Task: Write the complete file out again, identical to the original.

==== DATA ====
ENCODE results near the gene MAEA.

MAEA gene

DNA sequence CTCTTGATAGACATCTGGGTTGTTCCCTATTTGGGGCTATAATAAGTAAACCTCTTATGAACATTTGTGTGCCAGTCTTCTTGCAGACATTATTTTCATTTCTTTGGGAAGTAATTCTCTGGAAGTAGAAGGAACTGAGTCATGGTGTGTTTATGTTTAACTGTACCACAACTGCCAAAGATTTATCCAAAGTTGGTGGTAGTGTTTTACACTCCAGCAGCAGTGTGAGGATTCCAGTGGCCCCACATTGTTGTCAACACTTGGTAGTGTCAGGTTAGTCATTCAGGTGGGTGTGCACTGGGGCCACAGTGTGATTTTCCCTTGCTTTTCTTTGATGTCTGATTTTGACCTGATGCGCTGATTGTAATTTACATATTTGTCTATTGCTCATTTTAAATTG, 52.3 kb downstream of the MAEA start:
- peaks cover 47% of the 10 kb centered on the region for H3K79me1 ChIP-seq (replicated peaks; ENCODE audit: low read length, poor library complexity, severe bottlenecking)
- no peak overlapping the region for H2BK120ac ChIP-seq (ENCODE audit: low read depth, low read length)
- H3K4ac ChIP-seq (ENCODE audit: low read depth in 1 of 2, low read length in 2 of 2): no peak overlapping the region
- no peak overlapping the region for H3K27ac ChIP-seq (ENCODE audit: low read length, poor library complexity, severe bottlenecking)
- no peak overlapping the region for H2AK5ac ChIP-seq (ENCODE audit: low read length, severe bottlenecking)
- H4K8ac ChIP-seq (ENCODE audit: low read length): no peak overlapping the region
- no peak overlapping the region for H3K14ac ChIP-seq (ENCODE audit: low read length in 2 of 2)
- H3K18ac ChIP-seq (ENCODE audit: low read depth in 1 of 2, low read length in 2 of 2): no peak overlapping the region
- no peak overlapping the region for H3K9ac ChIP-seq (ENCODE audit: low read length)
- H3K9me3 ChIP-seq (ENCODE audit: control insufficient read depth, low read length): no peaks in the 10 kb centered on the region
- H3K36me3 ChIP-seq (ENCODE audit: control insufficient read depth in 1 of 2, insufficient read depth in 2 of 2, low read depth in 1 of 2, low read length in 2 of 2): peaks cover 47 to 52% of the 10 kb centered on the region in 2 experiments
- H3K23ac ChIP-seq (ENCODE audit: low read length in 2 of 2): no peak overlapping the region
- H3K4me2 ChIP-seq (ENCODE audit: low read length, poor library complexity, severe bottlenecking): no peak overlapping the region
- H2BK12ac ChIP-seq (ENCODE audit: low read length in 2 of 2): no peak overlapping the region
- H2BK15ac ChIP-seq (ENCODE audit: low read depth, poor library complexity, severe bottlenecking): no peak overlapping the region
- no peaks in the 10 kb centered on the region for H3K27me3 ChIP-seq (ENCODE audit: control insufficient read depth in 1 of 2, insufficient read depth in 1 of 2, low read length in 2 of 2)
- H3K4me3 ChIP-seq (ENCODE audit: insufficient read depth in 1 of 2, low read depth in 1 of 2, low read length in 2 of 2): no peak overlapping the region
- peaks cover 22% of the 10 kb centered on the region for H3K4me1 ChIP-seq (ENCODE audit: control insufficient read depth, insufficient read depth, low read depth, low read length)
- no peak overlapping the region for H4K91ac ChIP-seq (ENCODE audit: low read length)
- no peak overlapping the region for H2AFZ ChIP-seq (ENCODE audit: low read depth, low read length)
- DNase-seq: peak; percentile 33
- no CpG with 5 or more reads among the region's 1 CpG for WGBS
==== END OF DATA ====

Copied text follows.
ENCODE results near the gene MAEA.

MAEA gene

DNA sequence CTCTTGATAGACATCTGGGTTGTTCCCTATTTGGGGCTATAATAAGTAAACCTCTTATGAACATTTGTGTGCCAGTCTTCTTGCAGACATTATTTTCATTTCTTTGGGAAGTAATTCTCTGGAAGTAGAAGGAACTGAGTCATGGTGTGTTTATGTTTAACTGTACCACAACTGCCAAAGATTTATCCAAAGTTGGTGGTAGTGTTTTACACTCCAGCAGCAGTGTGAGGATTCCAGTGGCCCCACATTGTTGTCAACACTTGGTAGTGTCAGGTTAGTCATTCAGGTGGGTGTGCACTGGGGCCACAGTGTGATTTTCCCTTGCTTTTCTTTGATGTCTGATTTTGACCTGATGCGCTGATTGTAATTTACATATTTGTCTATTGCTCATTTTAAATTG, 52.3 kb downstream of the MAEA start:
- peaks cover 47% of the 10 kb centered on the region for H3K79me1 ChIP-seq (replicated peaks; ENCODE audit: low read length, poor library complexity, severe bottlenecking)
- no peak overlapping the region for H2BK120ac ChIP-seq (ENCODE audit: low read depth, low read length)
- H3K4ac ChIP-seq (ENCODE audit: low read depth in 1 of 2, low read length in 2 of 2): no peak overlapping the region
- no peak overlapping the region for H3K27ac ChIP-seq (ENCODE audit: low read length, poor library complexity, severe bottlenecking)
- no peak overlapping the region for H2AK5ac ChIP-seq (ENCODE audit: low read length, severe bottlenecking)
- H4K8ac ChIP-seq (ENCODE audit: low read length): no peak overlapping the region
- no peak overlapping the region for H3K14ac ChIP-seq (ENCODE audit: low read length in 2 of 2)
- H3K18ac ChIP-seq (ENCODE audit: low read depth in 1 of 2, low read length in 2 of 2): no peak overlapping the region
- no peak overlapping the region for H3K9ac ChIP-seq (ENCODE audit: low read length)
- H3K9me3 ChIP-seq (ENCODE audit: control insufficient read depth, low read length): no peaks in the 10 kb centered on the region
- H3K36me3 ChIP-seq (ENCODE audit: control insufficient read depth in 1 of 2, insufficient read depth in 2 of 2, low read depth in 1 of 2, low read length in 2 of 2): peaks cover 47 to 52% of the 10 kb centered on the region in 2 experiments
- H3K23ac ChIP-seq (ENCODE audit: low read length in 2 of 2): no peak overlapping the region
- H3K4me2 ChIP-seq (ENCODE audit: low read length, poor library complexity, severe bottlenecking): no peak overlapping the region
- H2BK12ac ChIP-seq (ENCODE audit: low read length in 2 of 2): no peak overlapping the region
- H2BK15ac ChIP-seq (ENCODE audit: low read depth, poor library complexity, severe bottlenecking): no peak overlapping the region
- no peaks in the 10 kb centered on the region for H3K27me3 ChIP-seq (ENCODE audit: control insufficient read depth in 1 of 2, insufficient read depth in 1 of 2, low read length in 2 of 2)
- H3K4me3 ChIP-seq (ENCODE audit: insufficient read depth in 1 of 2, low read depth in 1 of 2, low read length in 2 of 2): no peak overlapping the region
- peaks cover 22% of the 10 kb centered on the region for H3K4me1 ChIP-seq (ENCODE audit: control insufficient read depth, insufficient read depth, low read depth, low read length)
- no peak overlapping the region for H4K91ac ChIP-seq (ENCODE audit: low read length)
- no peak overlapping the region for H2AFZ ChIP-seq (ENCODE audit: low read depth, low read length)
- DNase-seq: peak; percentile 33
- no CpG with 5 or more reads among the region's 1 CpG for WGBS